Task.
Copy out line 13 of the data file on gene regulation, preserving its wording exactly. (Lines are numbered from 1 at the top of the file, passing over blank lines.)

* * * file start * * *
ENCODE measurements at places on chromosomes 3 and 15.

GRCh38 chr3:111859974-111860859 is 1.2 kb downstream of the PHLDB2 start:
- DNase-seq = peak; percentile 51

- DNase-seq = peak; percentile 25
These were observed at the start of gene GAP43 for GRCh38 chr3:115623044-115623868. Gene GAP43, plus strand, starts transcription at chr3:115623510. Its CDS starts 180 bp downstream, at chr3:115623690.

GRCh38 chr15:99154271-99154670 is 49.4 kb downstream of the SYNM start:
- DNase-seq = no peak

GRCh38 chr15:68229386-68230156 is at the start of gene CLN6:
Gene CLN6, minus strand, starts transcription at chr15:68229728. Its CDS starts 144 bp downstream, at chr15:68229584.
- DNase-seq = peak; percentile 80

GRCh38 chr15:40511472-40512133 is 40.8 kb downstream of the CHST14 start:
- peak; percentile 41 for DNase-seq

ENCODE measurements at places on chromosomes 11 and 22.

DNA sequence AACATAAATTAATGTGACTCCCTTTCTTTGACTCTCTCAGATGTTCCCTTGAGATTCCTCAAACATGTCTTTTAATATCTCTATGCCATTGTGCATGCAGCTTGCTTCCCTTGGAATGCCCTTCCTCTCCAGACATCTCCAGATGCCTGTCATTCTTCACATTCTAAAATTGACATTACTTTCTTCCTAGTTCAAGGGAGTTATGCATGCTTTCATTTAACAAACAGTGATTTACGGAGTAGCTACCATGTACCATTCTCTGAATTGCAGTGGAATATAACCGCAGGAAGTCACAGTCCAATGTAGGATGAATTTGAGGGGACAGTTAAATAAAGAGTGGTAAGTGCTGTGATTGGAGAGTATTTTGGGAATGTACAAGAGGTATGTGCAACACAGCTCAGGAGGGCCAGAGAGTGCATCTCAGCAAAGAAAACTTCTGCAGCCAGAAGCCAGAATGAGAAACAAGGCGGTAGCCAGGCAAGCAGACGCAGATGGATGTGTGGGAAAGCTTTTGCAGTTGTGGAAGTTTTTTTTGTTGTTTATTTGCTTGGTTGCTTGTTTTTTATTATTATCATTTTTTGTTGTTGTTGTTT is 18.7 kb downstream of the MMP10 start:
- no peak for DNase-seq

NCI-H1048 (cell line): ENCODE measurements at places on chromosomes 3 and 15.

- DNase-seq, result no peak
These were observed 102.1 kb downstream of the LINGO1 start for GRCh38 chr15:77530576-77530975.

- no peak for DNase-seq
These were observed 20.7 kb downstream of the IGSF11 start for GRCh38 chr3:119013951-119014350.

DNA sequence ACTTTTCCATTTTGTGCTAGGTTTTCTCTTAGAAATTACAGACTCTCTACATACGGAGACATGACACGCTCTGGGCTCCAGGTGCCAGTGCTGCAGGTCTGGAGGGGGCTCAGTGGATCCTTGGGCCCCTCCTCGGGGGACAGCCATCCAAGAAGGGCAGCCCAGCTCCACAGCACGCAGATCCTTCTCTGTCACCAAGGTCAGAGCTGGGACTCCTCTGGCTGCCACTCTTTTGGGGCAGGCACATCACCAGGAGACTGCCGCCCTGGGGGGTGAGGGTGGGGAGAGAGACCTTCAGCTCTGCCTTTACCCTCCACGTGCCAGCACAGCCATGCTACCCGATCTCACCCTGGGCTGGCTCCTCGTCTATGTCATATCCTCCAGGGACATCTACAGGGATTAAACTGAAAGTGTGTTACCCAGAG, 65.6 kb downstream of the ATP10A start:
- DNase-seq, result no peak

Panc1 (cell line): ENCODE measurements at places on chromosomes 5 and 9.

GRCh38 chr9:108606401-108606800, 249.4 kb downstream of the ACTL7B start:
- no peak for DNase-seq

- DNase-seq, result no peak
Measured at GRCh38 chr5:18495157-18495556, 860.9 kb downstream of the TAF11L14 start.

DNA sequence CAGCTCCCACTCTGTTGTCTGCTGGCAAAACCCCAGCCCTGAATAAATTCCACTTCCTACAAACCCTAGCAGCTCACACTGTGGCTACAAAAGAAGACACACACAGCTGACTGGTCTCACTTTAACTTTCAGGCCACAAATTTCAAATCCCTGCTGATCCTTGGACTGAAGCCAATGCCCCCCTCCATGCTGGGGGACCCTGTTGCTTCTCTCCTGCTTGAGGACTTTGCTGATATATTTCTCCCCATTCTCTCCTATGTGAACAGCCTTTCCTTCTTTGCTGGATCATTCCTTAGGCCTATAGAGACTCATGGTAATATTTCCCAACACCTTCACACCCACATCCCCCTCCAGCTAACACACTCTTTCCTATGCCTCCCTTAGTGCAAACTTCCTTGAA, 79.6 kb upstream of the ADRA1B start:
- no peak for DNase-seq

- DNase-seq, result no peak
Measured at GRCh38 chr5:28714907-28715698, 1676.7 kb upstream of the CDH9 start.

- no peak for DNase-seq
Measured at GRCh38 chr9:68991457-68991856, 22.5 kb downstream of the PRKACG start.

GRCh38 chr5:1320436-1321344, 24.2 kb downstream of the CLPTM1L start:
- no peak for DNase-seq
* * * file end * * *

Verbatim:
ENCODE measurements at places on chromosomes 11 and 22.